Ample evidence pointing to harassment, torment by RCMP officer: Crown

Greed and power motivated an RCMP officer accused of bullying tenants and defrauding mortgage providers and their insurers, a Crown prosecutor said during trial closing arguments on Tuesday.

Greed and power motivated an RCMP officer accused of bullying tenants and defrauding mortgage providers and their insurers, a Crown prosecutor said during trial closing arguments on Tuesday.

Const. Hoa Dong La, 47, is being tried before Justice David Gates in Red Deer Court of Queen’s Bench, charged with three counts of criminal harassment, two counts of extortion and 10 counts of mortgage fraud. The charges relate to five different properties in Innisfail, Bowden and the surrounding area.

Now living in Airdrie, La was a member of the RCMP Innisfail detachment before being transferred to the Passport and Immigrant Section in Calgary. He is currently on paid leave from the force, which has suspended an internal investigation of his activities pending the outcome of his trial.

Closing arguments in the trial began on Tuesday with the defence team to state its case today.

In opening the case against La, Crown prosecutor Leah Boyd, co-counsel with James Pickard, told the court that the evidence provided of extortion and harassment far exceed what is necessary for him to be found guilty.

Boyd focused on evidence provided by witness Jennifer Henschel at the start of her argument, stating that Henschel grew terrified of La and that her family eventually went into hiding to get away from him.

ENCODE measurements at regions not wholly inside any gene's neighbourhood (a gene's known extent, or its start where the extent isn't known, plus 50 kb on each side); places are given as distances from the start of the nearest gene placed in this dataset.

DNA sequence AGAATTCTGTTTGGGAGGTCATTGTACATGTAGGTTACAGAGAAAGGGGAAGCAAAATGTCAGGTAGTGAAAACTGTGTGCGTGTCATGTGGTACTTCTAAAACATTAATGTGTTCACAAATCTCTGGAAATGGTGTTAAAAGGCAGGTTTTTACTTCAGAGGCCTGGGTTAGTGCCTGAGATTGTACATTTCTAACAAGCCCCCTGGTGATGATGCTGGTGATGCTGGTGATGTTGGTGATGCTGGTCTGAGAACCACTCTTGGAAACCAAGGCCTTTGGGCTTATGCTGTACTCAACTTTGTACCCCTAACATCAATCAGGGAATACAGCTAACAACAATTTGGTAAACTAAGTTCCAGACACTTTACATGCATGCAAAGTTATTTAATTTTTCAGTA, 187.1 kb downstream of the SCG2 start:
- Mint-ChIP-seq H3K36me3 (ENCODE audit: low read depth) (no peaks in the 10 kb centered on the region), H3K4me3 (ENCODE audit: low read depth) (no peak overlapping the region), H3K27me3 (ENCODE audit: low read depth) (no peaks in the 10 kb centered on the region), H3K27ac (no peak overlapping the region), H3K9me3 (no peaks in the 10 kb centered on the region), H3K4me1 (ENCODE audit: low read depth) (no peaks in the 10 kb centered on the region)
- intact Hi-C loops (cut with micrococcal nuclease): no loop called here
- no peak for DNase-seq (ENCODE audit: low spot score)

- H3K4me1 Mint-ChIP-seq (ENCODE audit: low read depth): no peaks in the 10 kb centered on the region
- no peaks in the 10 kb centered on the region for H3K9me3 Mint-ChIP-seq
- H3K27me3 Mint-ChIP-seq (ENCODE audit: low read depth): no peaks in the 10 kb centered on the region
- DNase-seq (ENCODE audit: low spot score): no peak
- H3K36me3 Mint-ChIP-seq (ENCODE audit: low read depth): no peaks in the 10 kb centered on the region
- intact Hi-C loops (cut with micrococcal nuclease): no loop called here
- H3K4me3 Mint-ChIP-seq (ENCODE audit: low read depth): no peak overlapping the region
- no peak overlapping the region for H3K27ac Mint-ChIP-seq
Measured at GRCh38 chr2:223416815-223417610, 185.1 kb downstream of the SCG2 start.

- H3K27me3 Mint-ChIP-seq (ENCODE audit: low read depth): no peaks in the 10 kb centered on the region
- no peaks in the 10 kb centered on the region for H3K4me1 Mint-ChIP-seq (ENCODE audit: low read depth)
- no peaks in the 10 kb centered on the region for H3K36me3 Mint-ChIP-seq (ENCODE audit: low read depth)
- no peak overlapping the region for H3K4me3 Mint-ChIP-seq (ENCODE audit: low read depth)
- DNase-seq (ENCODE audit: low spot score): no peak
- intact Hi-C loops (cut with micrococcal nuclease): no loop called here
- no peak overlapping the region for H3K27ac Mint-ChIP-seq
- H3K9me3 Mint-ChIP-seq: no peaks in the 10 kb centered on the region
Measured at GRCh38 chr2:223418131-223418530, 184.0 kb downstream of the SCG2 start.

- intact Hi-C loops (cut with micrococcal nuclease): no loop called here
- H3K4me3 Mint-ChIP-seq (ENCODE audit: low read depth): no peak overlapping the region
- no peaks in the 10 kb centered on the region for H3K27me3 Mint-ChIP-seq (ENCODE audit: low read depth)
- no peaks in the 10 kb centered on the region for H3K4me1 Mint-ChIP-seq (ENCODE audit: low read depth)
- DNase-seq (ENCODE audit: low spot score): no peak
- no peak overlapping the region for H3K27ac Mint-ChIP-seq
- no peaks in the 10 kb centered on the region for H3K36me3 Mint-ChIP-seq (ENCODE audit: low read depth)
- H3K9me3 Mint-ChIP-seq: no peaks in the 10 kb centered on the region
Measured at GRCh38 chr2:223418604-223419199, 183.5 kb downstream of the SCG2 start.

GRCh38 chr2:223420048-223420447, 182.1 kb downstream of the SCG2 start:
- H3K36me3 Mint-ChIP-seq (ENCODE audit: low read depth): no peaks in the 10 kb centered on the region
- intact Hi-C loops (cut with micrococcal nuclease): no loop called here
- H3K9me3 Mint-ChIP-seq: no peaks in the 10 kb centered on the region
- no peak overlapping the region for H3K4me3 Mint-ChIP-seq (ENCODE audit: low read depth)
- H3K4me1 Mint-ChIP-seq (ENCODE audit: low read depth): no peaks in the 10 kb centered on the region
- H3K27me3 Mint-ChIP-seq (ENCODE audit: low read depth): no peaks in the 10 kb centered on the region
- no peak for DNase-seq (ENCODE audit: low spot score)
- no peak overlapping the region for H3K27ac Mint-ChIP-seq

Jennifer Henschel and her husband, Ed, both testified about the property they had procured through a rent-to-own agreement with La and the battles that ensued when La decided he wanted his fees in six months rather than the the two years prescribed in the agreement, said Boyd.

Of the two, Jennifer was the one who dealt most frequently with La. He made efforts to control all aspects of their lives, including telling them that the money they spent to attend her grandmother’s funeral in Saskatchewan as well as the money they were giving to their church should have gone to him, she said.

La went as far as telling them to stay home rather than going to church on one Sunday morning, and that they should get the children out of the house because he was coming over to meet with them.

Both testified he drew blinds upon entering the house and that, although he was not in uniform, he was wearing his sidearm, which he kept in plain view during the hours he spent there.

He “bragged” to them of his efforts to “chase” another couple out town, said Boyd.

“There is clear evidence that Mrs. Henschel was . . . tormented, troubled, worried, plagued, bedevilled or badgered,” she said.

“It cannot be seen as unreasonable that Jennifer Henschel feared for her safety.”

La’s defence team, co-counsels Ian McKay and Heather Ferg, were to present final arguments today. McKay did not submit evidence at trial.

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